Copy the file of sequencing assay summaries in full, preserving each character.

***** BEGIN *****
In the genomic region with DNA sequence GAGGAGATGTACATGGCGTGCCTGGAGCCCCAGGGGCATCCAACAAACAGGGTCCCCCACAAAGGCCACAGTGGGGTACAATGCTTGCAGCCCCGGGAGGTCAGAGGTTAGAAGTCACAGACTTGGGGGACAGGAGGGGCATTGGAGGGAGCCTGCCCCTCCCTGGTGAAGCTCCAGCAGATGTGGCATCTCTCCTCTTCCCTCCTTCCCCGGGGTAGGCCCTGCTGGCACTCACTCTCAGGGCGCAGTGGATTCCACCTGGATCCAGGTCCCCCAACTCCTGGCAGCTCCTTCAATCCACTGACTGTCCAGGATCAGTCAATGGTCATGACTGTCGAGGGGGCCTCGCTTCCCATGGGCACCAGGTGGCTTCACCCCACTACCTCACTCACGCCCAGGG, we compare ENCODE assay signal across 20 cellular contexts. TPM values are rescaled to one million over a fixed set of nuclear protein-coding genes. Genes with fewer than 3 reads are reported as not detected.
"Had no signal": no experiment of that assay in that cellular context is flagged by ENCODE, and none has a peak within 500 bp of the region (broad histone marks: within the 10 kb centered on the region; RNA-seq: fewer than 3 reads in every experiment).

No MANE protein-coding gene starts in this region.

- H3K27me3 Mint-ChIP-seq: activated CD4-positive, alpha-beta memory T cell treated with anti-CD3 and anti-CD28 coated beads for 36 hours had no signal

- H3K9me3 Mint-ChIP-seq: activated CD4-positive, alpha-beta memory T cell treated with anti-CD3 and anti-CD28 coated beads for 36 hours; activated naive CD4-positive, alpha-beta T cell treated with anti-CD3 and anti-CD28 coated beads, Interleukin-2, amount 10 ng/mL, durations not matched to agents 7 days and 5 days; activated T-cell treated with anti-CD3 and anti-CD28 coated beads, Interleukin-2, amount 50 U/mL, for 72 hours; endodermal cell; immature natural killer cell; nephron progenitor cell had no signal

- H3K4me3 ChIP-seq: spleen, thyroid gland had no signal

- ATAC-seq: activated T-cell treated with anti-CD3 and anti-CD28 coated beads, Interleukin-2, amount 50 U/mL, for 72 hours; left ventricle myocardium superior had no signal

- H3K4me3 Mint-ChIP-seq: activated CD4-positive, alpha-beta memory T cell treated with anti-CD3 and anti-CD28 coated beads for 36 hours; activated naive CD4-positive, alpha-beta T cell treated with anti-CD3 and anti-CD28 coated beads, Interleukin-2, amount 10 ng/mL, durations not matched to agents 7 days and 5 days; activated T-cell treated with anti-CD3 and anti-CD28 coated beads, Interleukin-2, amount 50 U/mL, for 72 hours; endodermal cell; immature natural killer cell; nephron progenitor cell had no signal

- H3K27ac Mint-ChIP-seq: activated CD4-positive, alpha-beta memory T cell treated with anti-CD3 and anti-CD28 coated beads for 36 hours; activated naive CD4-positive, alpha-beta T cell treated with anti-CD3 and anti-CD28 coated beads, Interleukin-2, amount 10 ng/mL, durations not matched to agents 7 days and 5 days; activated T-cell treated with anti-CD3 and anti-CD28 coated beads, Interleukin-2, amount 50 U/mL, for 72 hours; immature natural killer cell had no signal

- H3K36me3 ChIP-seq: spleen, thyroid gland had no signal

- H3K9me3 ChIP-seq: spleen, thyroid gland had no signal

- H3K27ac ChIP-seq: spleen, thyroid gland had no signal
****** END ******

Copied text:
In the genomic region with DNA sequence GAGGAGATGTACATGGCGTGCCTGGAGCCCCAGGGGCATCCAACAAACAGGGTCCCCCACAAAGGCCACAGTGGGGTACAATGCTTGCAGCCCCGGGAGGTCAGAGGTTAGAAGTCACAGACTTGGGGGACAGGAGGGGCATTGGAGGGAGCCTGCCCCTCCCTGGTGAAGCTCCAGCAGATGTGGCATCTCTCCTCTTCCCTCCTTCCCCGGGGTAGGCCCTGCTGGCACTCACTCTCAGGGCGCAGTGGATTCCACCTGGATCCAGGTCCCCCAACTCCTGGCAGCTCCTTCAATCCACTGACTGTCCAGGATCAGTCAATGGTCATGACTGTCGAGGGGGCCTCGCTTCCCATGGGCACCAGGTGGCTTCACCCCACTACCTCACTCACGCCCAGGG, we compare ENCODE assay signal across 20 cellular contexts. TPM values are rescaled to one million over a fixed set of nuclear protein-coding genes. Genes with fewer than 3 reads are reported as not detected.
"Had no signal": no experiment of that assay in that cellular context is flagged by ENCODE, and none has a peak within 500 bp of the region (broad histone marks: within the 10 kb centered on the region; RNA-seq: fewer than 3 reads in every experiment).

No MANE protein-coding gene starts in this region.

- H3K27me3 Mint-ChIP-seq: activated CD4-positive, alpha-beta memory T cell treated with anti-CD3 and anti-CD28 coated beads for 36 hours had no signal

- H3K9me3 Mint-ChIP-seq: activated CD4-positive, alpha-beta memory T cell treated with anti-CD3 and anti-CD28 coated beads for 36 hours; activated naive CD4-positive, alpha-beta T cell treated with anti-CD3 and anti-CD28 coated beads, Interleukin-2, amount 10 ng/mL, durations not matched to agents 7 days and 5 days; activated T-cell treated with anti-CD3 and anti-CD28 coated beads, Interleukin-2, amount 50 U/mL, for 72 hours; endodermal cell; immature natural killer cell; nephron progenitor cell had no signal

- H3K4me3 ChIP-seq: spleen, thyroid gland had no signal

- ATAC-seq: activated T-cell treated with anti-CD3 and anti-CD28 coated beads, Interleukin-2, amount 50 U/mL, for 72 hours; left ventricle myocardium superior had no signal

- H3K4me3 Mint-ChIP-seq: activated CD4-positive, alpha-beta memory T cell treated with anti-CD3 and anti-CD28 coated beads for 36 hours; activated naive CD4-positive, alpha-beta T cell treated with anti-CD3 and anti-CD28 coated beads, Interleukin-2, amount 10 ng/mL, durations not matched to agents 7 days and 5 days; activated T-cell treated with anti-CD3 and anti-CD28 coated beads, Interleukin-2, amount 50 U/mL, for 72 hours; endodermal cell; immature natural killer cell; nephron progenitor cell had no signal

- H3K27ac Mint-ChIP-seq: activated CD4-positive, alpha-beta memory T cell treated with anti-CD3 and anti-CD28 coated beads for 36 hours; activated naive CD4-positive, alpha-beta T cell treated with anti-CD3 and anti-CD28 coated beads, Interleukin-2, amount 10 ng/mL, durations not matched to agents 7 days and 5 days; activated T-cell treated with anti-CD3 and anti-CD28 coated beads, Interleukin-2, amount 50 U/mL, for 72 hours; immature natural killer cell had no signal

- H3K36me3 ChIP-seq: spleen, thyroid gland had no signal

- H3K9me3 ChIP-seq: spleen, thyroid gland had no signal

- H3K27ac ChIP-seq: spleen, thyroid gland had no signal